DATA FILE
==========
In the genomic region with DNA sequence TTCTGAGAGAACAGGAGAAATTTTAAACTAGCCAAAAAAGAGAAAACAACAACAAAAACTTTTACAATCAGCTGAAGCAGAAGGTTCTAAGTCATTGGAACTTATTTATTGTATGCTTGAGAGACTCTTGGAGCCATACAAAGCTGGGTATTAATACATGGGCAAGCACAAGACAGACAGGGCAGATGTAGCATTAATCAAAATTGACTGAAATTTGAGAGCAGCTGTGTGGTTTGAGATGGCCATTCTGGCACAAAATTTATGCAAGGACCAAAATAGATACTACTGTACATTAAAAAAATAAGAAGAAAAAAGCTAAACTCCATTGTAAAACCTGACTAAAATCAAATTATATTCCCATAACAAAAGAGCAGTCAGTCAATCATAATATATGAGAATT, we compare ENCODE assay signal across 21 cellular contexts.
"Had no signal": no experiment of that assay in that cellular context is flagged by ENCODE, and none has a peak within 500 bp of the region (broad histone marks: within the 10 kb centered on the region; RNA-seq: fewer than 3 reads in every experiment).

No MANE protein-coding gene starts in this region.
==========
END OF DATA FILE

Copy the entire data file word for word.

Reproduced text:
In the genomic region with DNA sequence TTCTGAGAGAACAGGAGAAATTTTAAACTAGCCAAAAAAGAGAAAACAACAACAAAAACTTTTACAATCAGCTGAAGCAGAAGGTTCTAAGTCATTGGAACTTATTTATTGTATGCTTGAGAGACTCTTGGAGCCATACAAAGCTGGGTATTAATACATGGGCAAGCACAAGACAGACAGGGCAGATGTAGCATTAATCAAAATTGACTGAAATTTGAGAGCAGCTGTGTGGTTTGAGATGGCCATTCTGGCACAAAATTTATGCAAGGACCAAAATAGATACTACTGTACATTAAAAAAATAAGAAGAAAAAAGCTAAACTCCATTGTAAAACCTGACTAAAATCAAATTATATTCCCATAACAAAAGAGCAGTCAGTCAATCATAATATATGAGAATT, we compare ENCODE assay signal across 21 cellular contexts.
"Had no signal": no experiment of that assay in that cellular context is flagged by ENCODE, and none has a peak within 500 bp of the region (broad histone marks: within the 10 kb centered on the region; RNA-seq: fewer than 3 reads in every experiment).

No MANE protein-coding gene starts in this region.